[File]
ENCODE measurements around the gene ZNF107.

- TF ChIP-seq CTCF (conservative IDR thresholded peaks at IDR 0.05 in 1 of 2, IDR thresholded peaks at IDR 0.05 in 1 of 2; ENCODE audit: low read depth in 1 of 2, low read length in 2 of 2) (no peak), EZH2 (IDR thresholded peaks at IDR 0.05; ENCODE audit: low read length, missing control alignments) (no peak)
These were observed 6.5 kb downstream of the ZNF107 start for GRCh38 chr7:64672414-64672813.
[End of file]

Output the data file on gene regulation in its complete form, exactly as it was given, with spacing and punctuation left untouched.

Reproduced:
ENCODE measurements around the gene ZNF107.

- TF ChIP-seq CTCF (conservative IDR thresholded peaks at IDR 0.05 in 1 of 2, IDR thresholded peaks at IDR 0.05 in 1 of 2; ENCODE audit: low read depth in 1 of 2, low read length in 2 of 2) (no peak), EZH2 (IDR thresholded peaks at IDR 0.05; ENCODE audit: low read length, missing control alignments) (no peak)
These were observed 6.5 kb downstream of the ZNF107 start for GRCh38 chr7:64672414-64672813.